New survey shows wage subsidy a “lifeline” for businesses, saved jobs

  • 94% of firms say wage subsidy had positive impact on cashflow
  • 62% of firms say support helped to manage non-wage costs like rent

A survey of business that have received the Government’s wage subsidy show it has played a significant role in saving jobs, and freed up cash flow to allow businesses to cover other costs such as rent.

Finance Minister Grant Robertson and Minister for Social Development Carmel Sepuloni today released results from the survey of more than 90,000 businesses that have received the wage subsidy.

Most businesses said the wage subsidy had a positive impact on cashflow, with nearly two thirds saying that support for wages has helped employers address other costs like rent.

“We moved fast to get support in place to protect jobs and help businesses through the lockdown. The evidence shows the wage subsidy has helped cushion the blow of the global COVID-19 pandemic, and it is now giving businesses a leg up as the economy reopens,” Grant Robertson said.

“Time and again I have seen references to the Wage Subsidy as being a lifeline, which reassures us that for the vast majority of employers, the wage subsidy is achieving its purpose,” Carmel Sepuloni said.

Results from the survey show 94% of businesses said the wage subsidy had a positive impact on cashflow. About 62% said the targeted support for their wage bills meant they were better able to use other cashflow for non-staff overheads, like commercial rent.

“Eighty nine percent of businesses said the wage subsidy meant they would be able to keep operating for the foreseeable future,” Carmel Sepuloni said.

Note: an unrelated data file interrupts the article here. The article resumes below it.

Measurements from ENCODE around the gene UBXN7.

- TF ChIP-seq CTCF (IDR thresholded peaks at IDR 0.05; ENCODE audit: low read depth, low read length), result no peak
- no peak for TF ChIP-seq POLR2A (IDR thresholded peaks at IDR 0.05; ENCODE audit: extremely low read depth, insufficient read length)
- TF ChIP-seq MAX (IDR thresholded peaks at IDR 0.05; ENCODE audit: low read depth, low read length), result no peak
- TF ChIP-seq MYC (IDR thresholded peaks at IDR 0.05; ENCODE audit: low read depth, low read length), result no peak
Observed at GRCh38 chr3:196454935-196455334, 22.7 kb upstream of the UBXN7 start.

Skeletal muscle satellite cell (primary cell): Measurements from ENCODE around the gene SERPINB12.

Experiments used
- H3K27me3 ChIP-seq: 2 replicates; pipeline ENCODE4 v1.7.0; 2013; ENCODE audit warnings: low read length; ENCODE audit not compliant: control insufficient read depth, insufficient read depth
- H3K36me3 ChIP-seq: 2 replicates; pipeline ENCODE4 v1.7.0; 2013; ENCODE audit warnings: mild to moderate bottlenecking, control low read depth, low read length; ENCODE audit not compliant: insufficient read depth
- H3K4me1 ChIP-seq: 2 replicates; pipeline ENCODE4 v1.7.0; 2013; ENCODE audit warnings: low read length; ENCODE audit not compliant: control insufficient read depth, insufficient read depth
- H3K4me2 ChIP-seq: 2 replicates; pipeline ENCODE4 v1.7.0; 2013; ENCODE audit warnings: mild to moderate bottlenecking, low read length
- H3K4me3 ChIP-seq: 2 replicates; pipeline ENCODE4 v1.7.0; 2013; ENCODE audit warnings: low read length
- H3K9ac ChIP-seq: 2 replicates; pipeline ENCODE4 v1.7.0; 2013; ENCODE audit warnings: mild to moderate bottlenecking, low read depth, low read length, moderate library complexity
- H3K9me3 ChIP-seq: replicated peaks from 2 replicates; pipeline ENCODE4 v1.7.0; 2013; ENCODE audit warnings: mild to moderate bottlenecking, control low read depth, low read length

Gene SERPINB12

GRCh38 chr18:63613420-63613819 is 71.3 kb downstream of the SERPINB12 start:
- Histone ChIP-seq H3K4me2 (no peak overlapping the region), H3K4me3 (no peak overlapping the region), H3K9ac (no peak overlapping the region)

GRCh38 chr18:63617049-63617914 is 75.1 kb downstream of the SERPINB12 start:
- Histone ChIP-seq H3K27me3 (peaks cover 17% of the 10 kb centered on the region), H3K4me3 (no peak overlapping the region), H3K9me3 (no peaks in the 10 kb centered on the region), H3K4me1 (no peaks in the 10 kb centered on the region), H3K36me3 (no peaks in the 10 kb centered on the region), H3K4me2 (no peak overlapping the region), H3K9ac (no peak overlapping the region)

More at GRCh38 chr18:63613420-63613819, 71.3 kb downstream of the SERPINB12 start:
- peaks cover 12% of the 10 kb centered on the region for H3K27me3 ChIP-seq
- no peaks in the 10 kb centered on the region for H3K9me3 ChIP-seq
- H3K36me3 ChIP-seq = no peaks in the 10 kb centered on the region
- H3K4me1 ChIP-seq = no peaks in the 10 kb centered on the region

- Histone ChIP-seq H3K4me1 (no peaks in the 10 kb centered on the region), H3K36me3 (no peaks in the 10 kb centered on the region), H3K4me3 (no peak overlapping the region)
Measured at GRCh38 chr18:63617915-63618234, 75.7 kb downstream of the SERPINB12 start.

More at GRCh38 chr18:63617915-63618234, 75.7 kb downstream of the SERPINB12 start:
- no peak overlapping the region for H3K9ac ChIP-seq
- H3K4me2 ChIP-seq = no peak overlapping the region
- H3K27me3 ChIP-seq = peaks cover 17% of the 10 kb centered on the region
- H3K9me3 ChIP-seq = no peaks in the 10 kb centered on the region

“Many employers said that the pace at which agencies put the subsidy in place was vital, offered peace of mind, and meant they would keep their staff. Only six percent of respondents said they intended to make staff redundant in the next few months.

“The survey also showed there may be some room for improvement with some businesses not knowing the full range of support available to them.

“Over the coming months we hope to learn everything we can from this feedback. This includes understanding how the wage subsidy has supported businesses of different sizes, regions, industries, and Māori or Pacific businesses,” Carmel Sepuloni said.

“We’ve also shown how we’re prepared to move quickly to improve the scheme to make sure it is targeted best at those businesses that need the support during this 1-in-100 year global economic shock,” Grant Robertson said.

To date, the wage subsidy has paid out $10.99 billion, covering 1.66 million workers. Other Government support for businesses includes the $3.1 billion tax refund scheme, the Small Businesses Cashflow Loan Scheme, the Business Finance Guarantee, building depreciation tax deductions, commercial rent support and funding for business advice through local Chambers of Commerce.